Is the representational act an original human need? Where does the urge within us to perform and make theater come from? Religions around the world use the power of the ritual. From birth to death, people are involved in games, in all their variations and forms. In different theoretical works, burial itself is - just think of Sigmund Freud - viewed as a kind of spectacle, in which "the curtain falls" (and the grave is shoveled in). Often, even death itself simply cannot be explained otherwise than with a staged performance. What are the impulses that compel us to attend a play? And above all: How can one "make life come alive," manipulatively intervening in all life processes under the auspices of a play that is critically acted, staged, designed?
Posing this question, especially in times where life is continually being optimized, is inevitable. If one puts one's faith in the philosophical work Michel Foucault, we soon find ourselves in the age of “biopower.” The concept of biopower concerns, by the philosopher's definition, political power that is constricting life in general. According to Foucault, the objective of this power is the creation a normalized society in which an authority (or entity) - which he calls "governmentality" - accepts the processes of life and feels responsible for the development of the individual in the population. This extends from the fields of nutrition, sanitation and health care, and immigration to medicine and the use of psychotropic substances. One other example would be the cyborg.
A cyborg refers to an entity that has a kind of organic base with a complex technological superstructure integrated into it. Virtual awareness, however, is the transmission of being into a digitized form, so that it can exist in informative landscapes and structures. The vision of a post-human society would be that the mind dominates the body, while the organic aspects are completely extinguished. This condition only exists at the moment as utopia - or perhaps we should rather call it dystopia? But this can change.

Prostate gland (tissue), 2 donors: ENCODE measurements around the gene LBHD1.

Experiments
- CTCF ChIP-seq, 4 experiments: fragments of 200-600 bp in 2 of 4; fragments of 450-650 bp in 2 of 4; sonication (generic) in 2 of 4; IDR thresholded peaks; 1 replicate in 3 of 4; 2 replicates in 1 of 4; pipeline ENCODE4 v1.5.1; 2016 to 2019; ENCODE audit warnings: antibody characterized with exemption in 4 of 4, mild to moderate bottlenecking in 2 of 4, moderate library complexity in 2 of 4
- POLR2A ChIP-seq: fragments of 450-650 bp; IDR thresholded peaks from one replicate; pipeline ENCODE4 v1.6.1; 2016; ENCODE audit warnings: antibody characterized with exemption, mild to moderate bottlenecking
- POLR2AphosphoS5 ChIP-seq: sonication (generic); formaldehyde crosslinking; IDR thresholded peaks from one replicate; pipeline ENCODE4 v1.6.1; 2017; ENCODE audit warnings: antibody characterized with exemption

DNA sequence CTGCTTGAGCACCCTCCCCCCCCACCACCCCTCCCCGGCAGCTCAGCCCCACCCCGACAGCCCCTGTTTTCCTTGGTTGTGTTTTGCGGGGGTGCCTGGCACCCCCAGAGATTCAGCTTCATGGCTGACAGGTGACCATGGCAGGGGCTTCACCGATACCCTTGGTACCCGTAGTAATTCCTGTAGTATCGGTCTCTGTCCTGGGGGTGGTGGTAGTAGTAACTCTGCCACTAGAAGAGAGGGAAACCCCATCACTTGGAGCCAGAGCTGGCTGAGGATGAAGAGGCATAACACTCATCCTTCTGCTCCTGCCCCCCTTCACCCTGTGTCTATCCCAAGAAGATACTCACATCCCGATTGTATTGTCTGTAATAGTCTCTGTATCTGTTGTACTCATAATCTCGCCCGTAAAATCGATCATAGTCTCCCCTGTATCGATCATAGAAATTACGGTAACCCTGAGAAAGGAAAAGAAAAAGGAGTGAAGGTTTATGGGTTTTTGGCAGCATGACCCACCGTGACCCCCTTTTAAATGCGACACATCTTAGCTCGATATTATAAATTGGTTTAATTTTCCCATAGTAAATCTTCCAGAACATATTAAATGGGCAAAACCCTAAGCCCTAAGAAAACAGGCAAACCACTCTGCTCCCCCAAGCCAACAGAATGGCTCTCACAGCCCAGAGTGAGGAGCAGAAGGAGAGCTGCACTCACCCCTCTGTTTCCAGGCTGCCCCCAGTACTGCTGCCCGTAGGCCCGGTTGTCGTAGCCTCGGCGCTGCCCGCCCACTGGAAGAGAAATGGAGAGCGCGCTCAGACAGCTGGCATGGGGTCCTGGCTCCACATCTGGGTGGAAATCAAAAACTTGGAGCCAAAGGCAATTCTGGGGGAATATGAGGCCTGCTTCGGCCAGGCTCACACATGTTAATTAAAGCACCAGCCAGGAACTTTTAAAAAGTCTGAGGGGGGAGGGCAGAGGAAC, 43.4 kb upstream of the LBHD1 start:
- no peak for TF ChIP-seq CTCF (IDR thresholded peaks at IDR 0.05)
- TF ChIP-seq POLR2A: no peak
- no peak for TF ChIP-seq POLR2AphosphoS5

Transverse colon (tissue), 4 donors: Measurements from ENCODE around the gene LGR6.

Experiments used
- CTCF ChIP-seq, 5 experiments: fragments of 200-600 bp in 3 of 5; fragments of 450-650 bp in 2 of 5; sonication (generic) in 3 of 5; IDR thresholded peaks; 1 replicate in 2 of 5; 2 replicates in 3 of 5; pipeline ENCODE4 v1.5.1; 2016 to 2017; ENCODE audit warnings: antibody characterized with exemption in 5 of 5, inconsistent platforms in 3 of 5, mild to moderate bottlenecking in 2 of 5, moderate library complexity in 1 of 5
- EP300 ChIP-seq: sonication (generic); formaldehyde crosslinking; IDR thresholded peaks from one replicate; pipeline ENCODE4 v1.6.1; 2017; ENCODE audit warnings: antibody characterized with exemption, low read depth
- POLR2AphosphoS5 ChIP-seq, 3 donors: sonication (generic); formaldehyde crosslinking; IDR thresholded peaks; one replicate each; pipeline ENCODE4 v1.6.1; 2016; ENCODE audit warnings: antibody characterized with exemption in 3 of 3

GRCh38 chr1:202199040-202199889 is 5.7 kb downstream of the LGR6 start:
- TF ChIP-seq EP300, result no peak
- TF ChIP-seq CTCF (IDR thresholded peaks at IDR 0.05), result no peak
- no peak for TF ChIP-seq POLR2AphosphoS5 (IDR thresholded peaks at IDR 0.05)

In 1973, a genetic transmission of DNA was made possible for the first time. Genetic information from different organisms could be combined and reproduced. The border between nature and culture began to crumble and blur at once; they had to be newly defined. This had legal consequences. The question of bioethics presented itself anew: What will or can be research that is funded by the state, and what is forbidden?
In the meantime, trends are increasingly moving in the direction of optimizing life, such as in the ability to create your own child in a test tube, and even analyze it in the womb, to determine if a child has a genetic defect and possibly has to be aborted. In geriatrics, too, decisions are being made over the life and death of a person who himself is unable to express whether this is, in fact, right or not.
A new trend driving this form of dominion over one's own body to the extreme would be so-called "self-tracking" (also called the “quantified self” movement), in which people volunteer to have their own bodily functions meticulously documented and evaluated. Sub-optimal processes in your body’s systems should not only be monitored, but certainly also be improved.
According to Foucault's definition, the objective of biopower is to create a normalized society in which governments take over the processes of life, and feel responsible for the development of individuals in the population. This ranges from the fields of nutrition, sanitation and health care, and immigration to medicine and the use of psychotropic substances.